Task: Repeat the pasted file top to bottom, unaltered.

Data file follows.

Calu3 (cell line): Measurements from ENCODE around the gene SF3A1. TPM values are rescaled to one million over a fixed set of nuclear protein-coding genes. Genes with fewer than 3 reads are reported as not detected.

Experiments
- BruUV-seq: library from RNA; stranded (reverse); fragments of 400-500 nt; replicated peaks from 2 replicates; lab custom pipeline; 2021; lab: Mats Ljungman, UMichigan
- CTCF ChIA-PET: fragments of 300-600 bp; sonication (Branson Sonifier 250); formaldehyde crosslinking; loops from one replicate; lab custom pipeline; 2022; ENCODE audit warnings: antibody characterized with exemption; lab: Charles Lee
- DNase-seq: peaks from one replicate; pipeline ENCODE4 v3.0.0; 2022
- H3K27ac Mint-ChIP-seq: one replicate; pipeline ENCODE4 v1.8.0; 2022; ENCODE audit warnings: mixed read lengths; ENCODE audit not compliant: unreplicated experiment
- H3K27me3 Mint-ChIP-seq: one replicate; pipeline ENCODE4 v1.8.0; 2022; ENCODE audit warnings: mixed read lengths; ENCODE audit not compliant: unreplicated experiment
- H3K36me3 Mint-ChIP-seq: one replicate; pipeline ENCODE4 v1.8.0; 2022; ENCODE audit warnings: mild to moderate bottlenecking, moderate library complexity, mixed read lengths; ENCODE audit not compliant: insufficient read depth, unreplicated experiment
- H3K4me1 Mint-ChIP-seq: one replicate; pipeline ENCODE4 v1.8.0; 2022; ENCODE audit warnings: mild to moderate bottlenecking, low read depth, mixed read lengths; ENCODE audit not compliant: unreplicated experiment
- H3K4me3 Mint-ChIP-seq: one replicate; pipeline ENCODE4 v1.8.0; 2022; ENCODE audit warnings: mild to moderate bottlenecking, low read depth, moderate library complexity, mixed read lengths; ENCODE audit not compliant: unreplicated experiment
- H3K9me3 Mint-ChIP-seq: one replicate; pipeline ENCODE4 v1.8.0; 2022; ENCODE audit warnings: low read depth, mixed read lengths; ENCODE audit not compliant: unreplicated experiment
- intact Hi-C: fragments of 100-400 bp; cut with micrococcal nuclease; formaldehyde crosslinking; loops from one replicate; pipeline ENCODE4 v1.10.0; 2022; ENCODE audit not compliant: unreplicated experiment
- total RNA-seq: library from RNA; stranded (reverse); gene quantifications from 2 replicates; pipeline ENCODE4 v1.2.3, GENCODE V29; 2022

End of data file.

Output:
Calu3 (cell line): Measurements from ENCODE around the gene SF3A1. TPM values are rescaled to one million over a fixed set of nuclear protein-coding genes. Genes with fewer than 3 reads are reported as not detected.

Experiments
- BruUV-seq: library from RNA; stranded (reverse); fragments of 400-500 nt; replicated peaks from 2 replicates; lab custom pipeline; 2021; lab: Mats Ljungman, UMichigan
- CTCF ChIA-PET: fragments of 300-600 bp; sonication (Branson Sonifier 250); formaldehyde crosslinking; loops from one replicate; lab custom pipeline; 2022; ENCODE audit warnings: antibody characterized with exemption; lab: Charles Lee
- DNase-seq: peaks from one replicate; pipeline ENCODE4 v3.0.0; 2022
- H3K27ac Mint-ChIP-seq: one replicate; pipeline ENCODE4 v1.8.0; 2022; ENCODE audit warnings: mixed read lengths; ENCODE audit not compliant: unreplicated experiment
- H3K27me3 Mint-ChIP-seq: one replicate; pipeline ENCODE4 v1.8.0; 2022; ENCODE audit warnings: mixed read lengths; ENCODE audit not compliant: unreplicated experiment
- H3K36me3 Mint-ChIP-seq: one replicate; pipeline ENCODE4 v1.8.0; 2022; ENCODE audit warnings: mild to moderate bottlenecking, moderate library complexity, mixed read lengths; ENCODE audit not compliant: insufficient read depth, unreplicated experiment
- H3K4me1 Mint-ChIP-seq: one replicate; pipeline ENCODE4 v1.8.0; 2022; ENCODE audit warnings: mild to moderate bottlenecking, low read depth, mixed read lengths; ENCODE audit not compliant: unreplicated experiment
- H3K4me3 Mint-ChIP-seq: one replicate; pipeline ENCODE4 v1.8.0; 2022; ENCODE audit warnings: mild to moderate bottlenecking, low read depth, moderate library complexity, mixed read lengths; ENCODE audit not compliant: unreplicated experiment
- H3K9me3 Mint-ChIP-seq: one replicate; pipeline ENCODE4 v1.8.0; 2022; ENCODE audit warnings: low read depth, mixed read lengths; ENCODE audit not compliant: unreplicated experiment
- intact Hi-C: fragments of 100-400 bp; cut with micrococcal nuclease; formaldehyde crosslinking; loops from one replicate; pipeline ENCODE4 v1.10.0; 2022; ENCODE audit not compliant: unreplicated experiment
- total RNA-seq: library from RNA; stranded (reverse); gene quantifications from 2 replicates; pipeline ENCODE4 v1.2.3, GENCODE V29; 2022